“Why are you doing this, Shadowspeaker!?”
“I want information on Balorius.”
“The Zinji warrior?” Fynn asked angrily. “Why? What do you care?”
“Because, that Zinji… he is my brother!”
Clearly, this was supposed to be shocking news to the paladin, but Fynn didn’t even know that Balorius had siblings, much less evil ones. “Well, I don’t know where your brother is, but I know it doesn’t really matter. We’re going to end this. Now.”
“You’re quite right about that,” the Zinji said. “You have one of those coins, right?”
Fynn responded by taking a battle stance. “Face me, you filth! Show your true form!”
The Zinji chuckled. “I already am.”
The blast of Yunai energy hit Fynn like a wall of bricks. He rolled across the ground several times before he got control. The Zinji hadn’t been disguised after all, and Fynn had fallen for it so easily. He scrambled to his feet just in time to get hit with another blast of Yunai magic.
In the darkness of this place, Fynn had difficulty connecting with the renewing energy of his luminary magic. It was being choked out by the corruption that had tainted this place. The enemy was smart to summon him here before making his attack.
Still, Fynn stood once more and took his battle stance. His powers did manage to block a few more of the Zinji’s attacks before another landed hard against his armor and put him on his knees.
As the enemy closed in, a dagger in his hand, he stopped short of killing the paladin. “You know,” he started. “You’ll be the third Academy member to die at my hands. It’s unfortunate, really, that you decided to fight. If only you had known how deeply I hold a grudge.”
Fynn grimaced, but he said nothing. If he was entirely honest with the man, he’d really only heard the first sentence. After that, he’d seen a portal that had opened a short distance behind them. He’d been so focused on not revealing what he saw, that he had practically ignored everything the Zinji had said.
“What was that?” Fynn asked, feeling hope course through him. “I missed the end about how you hold grudges?”
The warlock’s growled with rage. “Very well then, if you wish to die in severe pain—”
Purple tendrils spiked up from the ground with great speed, wrapping around the warlock and tightly gripping his arms and legs so that he was rooted in place.
“What is this?” he growled. “How?”
“You’re not the only Shadwospeaker out here,” Kaellax’s calm voice replied. “I tracked your dark magic from the beach. Sloppy tactics.”
“Fascinating,” the Zinji said, sounding genuinely interested in this development. “I hadn’t anticipated that the Academy included members of the dark arts.”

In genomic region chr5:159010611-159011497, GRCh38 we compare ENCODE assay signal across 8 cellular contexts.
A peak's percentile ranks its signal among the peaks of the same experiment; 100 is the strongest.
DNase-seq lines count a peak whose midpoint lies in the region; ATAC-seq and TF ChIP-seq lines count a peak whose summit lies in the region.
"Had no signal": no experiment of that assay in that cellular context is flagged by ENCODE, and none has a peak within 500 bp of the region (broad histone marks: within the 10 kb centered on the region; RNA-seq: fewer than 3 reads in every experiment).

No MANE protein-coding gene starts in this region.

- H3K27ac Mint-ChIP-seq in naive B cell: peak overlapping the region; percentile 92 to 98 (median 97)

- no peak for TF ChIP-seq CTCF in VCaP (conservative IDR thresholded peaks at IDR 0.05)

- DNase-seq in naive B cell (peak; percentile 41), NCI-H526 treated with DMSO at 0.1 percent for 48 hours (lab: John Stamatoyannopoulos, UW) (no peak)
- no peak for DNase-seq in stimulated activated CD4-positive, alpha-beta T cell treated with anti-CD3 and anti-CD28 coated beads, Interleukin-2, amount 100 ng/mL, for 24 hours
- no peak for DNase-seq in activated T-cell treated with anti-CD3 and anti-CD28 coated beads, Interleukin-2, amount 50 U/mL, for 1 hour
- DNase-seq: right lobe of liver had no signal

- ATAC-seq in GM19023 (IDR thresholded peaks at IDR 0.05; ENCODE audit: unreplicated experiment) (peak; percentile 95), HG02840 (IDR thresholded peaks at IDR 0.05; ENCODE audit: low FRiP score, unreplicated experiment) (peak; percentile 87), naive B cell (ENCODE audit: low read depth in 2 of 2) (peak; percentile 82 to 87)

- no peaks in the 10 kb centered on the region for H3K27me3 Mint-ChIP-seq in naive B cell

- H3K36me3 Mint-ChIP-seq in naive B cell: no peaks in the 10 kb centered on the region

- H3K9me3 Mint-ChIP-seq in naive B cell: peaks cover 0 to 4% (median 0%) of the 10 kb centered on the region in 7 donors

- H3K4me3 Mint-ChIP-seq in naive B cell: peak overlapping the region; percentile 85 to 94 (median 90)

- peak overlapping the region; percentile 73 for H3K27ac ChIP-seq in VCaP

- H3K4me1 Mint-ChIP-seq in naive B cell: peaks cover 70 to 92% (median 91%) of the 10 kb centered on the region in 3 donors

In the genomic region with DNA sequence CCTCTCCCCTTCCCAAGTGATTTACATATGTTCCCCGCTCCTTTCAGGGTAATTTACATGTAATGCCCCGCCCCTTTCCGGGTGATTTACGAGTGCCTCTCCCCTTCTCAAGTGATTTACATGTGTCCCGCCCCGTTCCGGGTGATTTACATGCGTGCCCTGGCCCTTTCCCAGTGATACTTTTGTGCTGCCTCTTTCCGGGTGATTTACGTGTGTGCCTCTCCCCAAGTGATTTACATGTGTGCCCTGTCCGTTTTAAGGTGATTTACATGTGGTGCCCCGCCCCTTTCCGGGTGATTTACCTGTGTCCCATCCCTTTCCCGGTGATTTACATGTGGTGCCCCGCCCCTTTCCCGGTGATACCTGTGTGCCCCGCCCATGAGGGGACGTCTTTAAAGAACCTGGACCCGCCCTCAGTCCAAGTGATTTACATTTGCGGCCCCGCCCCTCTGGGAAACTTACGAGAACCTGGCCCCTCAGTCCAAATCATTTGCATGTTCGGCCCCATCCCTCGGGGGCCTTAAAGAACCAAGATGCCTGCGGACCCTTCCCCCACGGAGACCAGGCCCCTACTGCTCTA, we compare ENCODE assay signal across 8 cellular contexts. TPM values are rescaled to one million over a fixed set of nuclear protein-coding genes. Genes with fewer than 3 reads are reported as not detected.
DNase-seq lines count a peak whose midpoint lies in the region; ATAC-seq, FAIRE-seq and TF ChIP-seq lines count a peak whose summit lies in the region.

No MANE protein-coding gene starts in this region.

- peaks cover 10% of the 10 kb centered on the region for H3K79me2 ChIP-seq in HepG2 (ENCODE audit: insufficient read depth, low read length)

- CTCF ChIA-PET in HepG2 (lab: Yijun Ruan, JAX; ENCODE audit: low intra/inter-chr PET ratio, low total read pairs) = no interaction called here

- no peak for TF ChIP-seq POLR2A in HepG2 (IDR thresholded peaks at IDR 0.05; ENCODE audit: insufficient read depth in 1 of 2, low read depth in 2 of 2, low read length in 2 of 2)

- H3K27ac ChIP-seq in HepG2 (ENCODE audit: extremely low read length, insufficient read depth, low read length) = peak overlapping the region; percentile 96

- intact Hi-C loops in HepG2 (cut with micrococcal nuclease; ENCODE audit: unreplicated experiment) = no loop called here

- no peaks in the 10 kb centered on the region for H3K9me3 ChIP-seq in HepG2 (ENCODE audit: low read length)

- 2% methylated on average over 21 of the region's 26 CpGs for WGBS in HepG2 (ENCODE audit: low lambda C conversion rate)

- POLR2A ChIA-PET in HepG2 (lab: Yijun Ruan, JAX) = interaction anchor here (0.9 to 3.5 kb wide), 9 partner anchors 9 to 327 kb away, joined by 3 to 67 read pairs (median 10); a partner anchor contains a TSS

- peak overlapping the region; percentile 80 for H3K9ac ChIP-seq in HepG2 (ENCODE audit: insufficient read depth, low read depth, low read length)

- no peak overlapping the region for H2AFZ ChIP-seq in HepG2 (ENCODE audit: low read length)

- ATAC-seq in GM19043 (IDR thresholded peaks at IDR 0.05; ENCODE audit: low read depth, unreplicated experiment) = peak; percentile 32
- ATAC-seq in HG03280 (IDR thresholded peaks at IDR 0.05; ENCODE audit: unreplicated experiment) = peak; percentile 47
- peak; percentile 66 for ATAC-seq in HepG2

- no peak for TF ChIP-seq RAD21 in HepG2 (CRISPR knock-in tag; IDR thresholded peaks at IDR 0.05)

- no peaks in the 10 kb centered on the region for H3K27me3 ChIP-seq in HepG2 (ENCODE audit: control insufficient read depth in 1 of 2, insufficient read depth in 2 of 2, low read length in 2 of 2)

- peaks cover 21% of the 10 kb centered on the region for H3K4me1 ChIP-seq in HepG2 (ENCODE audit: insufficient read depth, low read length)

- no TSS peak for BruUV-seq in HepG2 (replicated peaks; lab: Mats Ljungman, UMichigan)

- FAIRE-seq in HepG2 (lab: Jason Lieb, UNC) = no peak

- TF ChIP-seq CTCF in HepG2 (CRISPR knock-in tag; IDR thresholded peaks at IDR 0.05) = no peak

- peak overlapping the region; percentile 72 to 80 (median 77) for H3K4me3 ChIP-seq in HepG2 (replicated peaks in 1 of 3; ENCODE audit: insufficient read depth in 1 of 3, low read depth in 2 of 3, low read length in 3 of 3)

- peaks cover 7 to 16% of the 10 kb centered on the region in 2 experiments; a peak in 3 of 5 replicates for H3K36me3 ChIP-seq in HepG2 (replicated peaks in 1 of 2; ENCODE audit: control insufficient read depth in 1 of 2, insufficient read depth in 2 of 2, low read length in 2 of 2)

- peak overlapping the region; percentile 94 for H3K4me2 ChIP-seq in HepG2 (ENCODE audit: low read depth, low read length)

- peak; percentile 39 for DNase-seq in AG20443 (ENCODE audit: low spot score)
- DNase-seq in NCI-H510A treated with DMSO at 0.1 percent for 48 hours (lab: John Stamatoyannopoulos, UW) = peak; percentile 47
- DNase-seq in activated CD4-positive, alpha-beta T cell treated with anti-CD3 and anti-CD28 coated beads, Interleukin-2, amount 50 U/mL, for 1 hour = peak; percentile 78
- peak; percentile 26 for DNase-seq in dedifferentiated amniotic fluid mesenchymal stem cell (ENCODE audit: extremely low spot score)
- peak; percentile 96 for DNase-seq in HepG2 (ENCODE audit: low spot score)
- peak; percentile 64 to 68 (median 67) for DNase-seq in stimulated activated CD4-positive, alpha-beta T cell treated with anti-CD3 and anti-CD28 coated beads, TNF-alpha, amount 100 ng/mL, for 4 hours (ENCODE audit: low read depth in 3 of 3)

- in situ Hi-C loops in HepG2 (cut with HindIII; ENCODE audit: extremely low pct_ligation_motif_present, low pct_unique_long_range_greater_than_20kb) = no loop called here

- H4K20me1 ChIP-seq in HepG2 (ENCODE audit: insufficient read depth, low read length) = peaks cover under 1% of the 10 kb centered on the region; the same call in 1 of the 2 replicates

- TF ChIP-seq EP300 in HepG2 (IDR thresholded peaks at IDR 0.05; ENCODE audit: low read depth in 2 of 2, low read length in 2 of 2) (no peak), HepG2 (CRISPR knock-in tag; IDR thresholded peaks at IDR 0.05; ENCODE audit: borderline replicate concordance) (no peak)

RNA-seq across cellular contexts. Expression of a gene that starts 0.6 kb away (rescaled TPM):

“We’re full of suprises,” Fynn said, standing up and moving over to Syanna and Kaellax’s side.
“Now what?” Kaellax asked. “Crush him into dust?”
Fynn was about to give her the go ahead when the Zinji violently twisted. The dark tendrils holding him in place were shattered. “Fools!” he shouted. “You think me so weak?”
In an instant, several other figures emerged from the dark. “Get them!” the Zinji shouted.
Syanna didn’t hesitate, she pulled her magical energy around them and the portal back to the shore swept forward, pulling all three of them inside before it snapped shut. They landed back on the dunes, not far from the shore, where they saw the Besherman piling up the fallen bodies of the Zinji to be burned in the morning.
They were, as far as they could tell, safe from the enemy ambush.
“You okay, Fynn?” Syanna asked once she had sealed their escape.
“I’m fine,” the paladin replied, “but the Academy of Hope has a problem. A real problem.”
Syanna frowned. “So it seems. I can get a portal back to Stonehaven to let our leader know.”
“Our leader?” Fynn asked, puzzled. “I thought Sionis was in charge?”
“He was,” Syanna replied. “Then he went silent, remember?”
Fynn frowned. He really wished he knew what had happened in Bounty Bay, but now that issue was far too low on his list of priorities. He had to warn whoever is in charge about this particularly powerful Zinji and his crimes against them. He could mourn for his fallen friends later… right now more lives depended on getting this information back to Stonehaven.
“What about the enemy attack here?” he asked.
“We’ll get you to the Academy headquarters,” Syanna said. “You tell the Commander everything you heard and I will get you back here with the others as quickly as I can.”
“Meanwhile,” Kaellax added. “I’ll warn the others already here that there is someone who appears to be targeting our members. Do you think he knows us?”
“I don’t know,” Fynn replied. “He only came after me after he got to Aethelwolfe and Dhespair. I don’t know how he knows who we are, but we need to assume that no member is safe. Not until we can figure this out.”
“Right, say no more.”
As Kaellax rushed toward the Besherman camp where the other members were waiting, Syanna was already conjuring a portal that would take them back to Stonehaven. Fynn’s mind swirled with all the things that unfolded… the enemy assault here… this Zinji Shadowspeaker and his personal vendetta against… the Academy… and a brother?
It was too much for him to wrestle with alone. He took a deep breath and tried to calm himself just as Syanna finished her work. “Come on,” she said. “Let’s get moving.”
Fynn nodded and stepped through the portal, wondering all the way if this camp would still be here by the time he returned, or if the flames of war would consume it all.